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International I.H.C.

Overview

1907 - 1911

1956 - 1980

The International Harvester Co. was founded in 1902 as an amalgamation of five leading agricultural equipment companies.  E.A. Johnson designed a high-wheeler using one of the company's engines in a buggy-type vehicle.  The prototype ran in October 1906, and production cars were built in the Chicago factory of McCormick, one of the companies which had been merged in 1902.  Body styles included 2-or 4-cylinders and delivery trucks.  In 1910, when the title I.H.C. was adopted water cooled engines made by British American, of 2-or-4 cylinders, were used, and they made two conventional cars with standard size wheels, a 18/20hp roadster and a 26/30hp tourer.  They did not sell so well as the high-wheelers of which about 4500 were made.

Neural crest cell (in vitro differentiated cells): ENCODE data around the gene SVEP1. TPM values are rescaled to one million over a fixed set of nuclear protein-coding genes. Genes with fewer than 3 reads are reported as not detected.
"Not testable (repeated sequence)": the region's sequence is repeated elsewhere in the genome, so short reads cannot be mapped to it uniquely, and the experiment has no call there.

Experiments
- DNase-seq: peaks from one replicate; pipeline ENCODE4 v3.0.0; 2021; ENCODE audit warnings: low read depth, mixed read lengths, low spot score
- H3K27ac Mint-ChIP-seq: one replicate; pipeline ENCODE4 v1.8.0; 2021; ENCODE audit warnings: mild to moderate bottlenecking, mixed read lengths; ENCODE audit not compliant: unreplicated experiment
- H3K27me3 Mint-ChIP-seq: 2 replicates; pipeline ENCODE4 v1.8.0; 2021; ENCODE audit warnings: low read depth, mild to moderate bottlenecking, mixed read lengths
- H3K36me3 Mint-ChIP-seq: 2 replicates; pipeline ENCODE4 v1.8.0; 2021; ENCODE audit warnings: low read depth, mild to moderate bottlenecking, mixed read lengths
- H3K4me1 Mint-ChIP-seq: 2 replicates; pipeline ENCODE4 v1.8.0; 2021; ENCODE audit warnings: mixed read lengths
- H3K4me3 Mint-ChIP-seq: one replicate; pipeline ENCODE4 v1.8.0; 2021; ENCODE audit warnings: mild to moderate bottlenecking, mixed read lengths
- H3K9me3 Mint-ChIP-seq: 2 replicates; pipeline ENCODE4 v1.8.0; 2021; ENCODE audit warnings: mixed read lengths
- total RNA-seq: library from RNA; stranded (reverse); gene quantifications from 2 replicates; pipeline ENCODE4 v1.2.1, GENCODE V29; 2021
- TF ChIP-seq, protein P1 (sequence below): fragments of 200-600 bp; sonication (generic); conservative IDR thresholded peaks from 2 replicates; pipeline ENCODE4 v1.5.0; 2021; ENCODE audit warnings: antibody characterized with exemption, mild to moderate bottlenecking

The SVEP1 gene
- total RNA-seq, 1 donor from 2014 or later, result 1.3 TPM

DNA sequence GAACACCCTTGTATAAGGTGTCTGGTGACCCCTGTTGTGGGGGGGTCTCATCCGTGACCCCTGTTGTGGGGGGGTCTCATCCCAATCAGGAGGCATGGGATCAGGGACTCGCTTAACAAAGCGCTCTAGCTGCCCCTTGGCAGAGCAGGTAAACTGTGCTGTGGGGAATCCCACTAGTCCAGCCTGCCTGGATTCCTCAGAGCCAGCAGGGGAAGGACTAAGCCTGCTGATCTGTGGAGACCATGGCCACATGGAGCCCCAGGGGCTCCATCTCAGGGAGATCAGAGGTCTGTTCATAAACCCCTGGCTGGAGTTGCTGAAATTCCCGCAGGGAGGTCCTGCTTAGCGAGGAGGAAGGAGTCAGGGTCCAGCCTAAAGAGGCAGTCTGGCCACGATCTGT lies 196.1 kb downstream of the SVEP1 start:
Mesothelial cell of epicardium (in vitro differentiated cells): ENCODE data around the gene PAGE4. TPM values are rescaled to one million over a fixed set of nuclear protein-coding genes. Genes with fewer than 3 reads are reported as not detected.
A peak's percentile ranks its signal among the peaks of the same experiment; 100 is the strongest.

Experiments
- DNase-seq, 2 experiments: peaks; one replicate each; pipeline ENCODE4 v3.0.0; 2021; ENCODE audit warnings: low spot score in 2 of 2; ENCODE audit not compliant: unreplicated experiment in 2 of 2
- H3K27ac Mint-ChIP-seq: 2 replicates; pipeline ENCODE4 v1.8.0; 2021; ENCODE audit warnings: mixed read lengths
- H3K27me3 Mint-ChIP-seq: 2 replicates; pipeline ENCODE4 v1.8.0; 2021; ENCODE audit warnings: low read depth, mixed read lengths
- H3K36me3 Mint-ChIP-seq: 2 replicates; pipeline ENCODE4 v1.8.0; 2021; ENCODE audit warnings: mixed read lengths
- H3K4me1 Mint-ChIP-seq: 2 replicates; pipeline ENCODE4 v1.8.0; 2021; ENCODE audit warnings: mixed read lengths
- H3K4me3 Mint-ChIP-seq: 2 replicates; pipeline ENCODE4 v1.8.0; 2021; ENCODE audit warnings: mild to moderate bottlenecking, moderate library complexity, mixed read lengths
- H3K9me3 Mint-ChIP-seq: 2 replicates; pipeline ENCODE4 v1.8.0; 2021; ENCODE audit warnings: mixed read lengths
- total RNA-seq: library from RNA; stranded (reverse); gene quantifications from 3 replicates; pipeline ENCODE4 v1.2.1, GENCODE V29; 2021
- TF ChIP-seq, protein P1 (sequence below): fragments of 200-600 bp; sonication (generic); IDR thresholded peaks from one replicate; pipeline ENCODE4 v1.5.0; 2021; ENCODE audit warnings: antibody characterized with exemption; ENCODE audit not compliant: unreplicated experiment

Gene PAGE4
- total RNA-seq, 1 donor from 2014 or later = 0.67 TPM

After 1911 International concentrated on trucks.  A few passenger cars and station wagons were built on the pick-up chassis, in Norway around 1935 to 1937, but there there no catalogued passenger vehicles from International until 1956, when they launched the Travelall.

Source: Nick Georgano / The Beaulieu Encyclopaedia of the Automobile

Models produced by International I.H.C.

Scout 80

Scout 80

1963-1971

Scout II

Scout II

1972-1981

Scout Terra

Scout Terra

1977-0

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